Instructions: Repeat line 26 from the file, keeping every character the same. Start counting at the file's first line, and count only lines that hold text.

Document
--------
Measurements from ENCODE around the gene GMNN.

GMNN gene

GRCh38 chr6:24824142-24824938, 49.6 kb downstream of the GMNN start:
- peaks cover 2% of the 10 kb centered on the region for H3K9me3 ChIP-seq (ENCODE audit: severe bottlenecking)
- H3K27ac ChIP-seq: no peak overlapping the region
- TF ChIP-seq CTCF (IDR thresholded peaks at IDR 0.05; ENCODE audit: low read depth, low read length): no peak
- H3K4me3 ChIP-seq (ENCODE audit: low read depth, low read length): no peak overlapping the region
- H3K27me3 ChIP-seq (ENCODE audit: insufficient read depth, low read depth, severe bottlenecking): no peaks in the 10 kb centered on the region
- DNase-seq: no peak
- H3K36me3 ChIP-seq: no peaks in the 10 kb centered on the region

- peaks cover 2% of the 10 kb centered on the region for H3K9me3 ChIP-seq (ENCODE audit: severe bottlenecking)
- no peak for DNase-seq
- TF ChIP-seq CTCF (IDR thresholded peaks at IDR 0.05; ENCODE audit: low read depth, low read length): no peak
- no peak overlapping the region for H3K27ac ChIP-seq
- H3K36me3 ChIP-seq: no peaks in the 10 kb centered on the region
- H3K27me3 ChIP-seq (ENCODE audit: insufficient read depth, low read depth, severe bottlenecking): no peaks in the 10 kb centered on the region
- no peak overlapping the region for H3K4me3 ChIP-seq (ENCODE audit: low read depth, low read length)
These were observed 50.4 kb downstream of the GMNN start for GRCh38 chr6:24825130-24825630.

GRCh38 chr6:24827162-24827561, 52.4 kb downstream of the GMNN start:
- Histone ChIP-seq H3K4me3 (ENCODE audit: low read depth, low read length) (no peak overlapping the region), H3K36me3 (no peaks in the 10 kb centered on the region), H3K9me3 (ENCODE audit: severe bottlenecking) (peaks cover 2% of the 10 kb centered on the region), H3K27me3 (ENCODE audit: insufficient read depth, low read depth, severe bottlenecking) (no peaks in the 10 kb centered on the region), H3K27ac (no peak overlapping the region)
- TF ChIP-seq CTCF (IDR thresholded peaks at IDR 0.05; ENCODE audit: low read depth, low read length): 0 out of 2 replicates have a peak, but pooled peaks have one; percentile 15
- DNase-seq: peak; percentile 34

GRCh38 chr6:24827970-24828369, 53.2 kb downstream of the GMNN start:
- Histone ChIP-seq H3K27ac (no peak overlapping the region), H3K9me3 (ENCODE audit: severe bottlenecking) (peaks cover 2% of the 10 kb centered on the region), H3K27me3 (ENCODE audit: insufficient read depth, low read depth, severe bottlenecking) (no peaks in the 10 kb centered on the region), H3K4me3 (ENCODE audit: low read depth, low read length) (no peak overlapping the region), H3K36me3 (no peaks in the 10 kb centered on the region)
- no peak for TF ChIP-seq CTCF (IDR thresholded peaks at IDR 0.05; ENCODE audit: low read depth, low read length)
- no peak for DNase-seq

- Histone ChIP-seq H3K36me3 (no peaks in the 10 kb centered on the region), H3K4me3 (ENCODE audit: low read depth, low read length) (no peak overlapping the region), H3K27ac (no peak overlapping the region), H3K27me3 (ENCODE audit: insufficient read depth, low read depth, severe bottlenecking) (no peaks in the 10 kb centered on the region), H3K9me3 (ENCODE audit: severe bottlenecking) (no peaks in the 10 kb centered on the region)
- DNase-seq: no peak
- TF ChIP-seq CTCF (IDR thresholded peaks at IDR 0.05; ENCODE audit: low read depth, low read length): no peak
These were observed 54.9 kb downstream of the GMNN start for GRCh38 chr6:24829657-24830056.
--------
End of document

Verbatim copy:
- no peak for DNase-seq